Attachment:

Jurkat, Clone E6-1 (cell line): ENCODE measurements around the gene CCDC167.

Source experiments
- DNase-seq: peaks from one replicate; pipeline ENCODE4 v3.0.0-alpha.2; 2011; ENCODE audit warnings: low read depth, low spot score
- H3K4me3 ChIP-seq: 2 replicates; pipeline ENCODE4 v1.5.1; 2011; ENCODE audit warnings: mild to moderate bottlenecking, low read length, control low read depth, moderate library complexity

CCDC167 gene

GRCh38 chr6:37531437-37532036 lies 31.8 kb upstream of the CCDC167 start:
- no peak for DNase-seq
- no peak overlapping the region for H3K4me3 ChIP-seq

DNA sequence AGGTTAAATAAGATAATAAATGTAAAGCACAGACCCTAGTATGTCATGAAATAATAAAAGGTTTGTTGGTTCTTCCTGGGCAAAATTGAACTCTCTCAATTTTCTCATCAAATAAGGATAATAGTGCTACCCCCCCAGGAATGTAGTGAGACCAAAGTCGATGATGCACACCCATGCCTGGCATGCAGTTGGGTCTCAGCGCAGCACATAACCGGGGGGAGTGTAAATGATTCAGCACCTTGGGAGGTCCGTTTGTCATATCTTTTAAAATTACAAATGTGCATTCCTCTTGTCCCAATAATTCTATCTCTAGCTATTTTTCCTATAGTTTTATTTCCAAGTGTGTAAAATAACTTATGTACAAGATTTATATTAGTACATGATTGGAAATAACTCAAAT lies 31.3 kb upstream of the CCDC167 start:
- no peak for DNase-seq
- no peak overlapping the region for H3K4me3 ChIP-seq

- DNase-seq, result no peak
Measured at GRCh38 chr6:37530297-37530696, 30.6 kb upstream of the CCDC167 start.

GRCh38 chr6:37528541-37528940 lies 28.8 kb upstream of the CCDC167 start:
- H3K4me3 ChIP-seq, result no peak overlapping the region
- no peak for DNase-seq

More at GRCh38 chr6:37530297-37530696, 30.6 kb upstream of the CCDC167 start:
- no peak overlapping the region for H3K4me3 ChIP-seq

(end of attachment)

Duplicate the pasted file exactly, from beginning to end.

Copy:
Jurkat, Clone E6-1 (cell line): ENCODE measurements around the gene CCDC167.

Source experiments
- DNase-seq: peaks from one replicate; pipeline ENCODE4 v3.0.0-alpha.2; 2011; ENCODE audit warnings: low read depth, low spot score
- H3K4me3 ChIP-seq: 2 replicates; pipeline ENCODE4 v1.5.1; 2011; ENCODE audit warnings: mild to moderate bottlenecking, low read length, control low read depth, moderate library complexity

CCDC167 gene

GRCh38 chr6:37531437-37532036 lies 31.8 kb upstream of the CCDC167 start:
- no peak for DNase-seq
- no peak overlapping the region for H3K4me3 ChIP-seq

DNA sequence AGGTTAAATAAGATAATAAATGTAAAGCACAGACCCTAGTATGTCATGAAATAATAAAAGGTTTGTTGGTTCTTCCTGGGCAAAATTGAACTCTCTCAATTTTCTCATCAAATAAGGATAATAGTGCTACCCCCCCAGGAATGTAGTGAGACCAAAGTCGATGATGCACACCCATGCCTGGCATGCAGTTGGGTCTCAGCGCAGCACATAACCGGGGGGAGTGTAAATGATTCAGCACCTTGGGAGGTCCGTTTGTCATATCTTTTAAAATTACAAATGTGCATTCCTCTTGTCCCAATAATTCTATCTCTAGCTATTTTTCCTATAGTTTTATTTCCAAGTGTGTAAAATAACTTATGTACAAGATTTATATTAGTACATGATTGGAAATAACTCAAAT lies 31.3 kb upstream of the CCDC167 start:
- no peak for DNase-seq
- no peak overlapping the region for H3K4me3 ChIP-seq

- DNase-seq, result no peak
Measured at GRCh38 chr6:37530297-37530696, 30.6 kb upstream of the CCDC167 start.

GRCh38 chr6:37528541-37528940 lies 28.8 kb upstream of the CCDC167 start:
- H3K4me3 ChIP-seq, result no peak overlapping the region
- no peak for DNase-seq

More at GRCh38 chr6:37530297-37530696, 30.6 kb upstream of the CCDC167 start:
- no peak overlapping the region for H3K4me3 ChIP-seq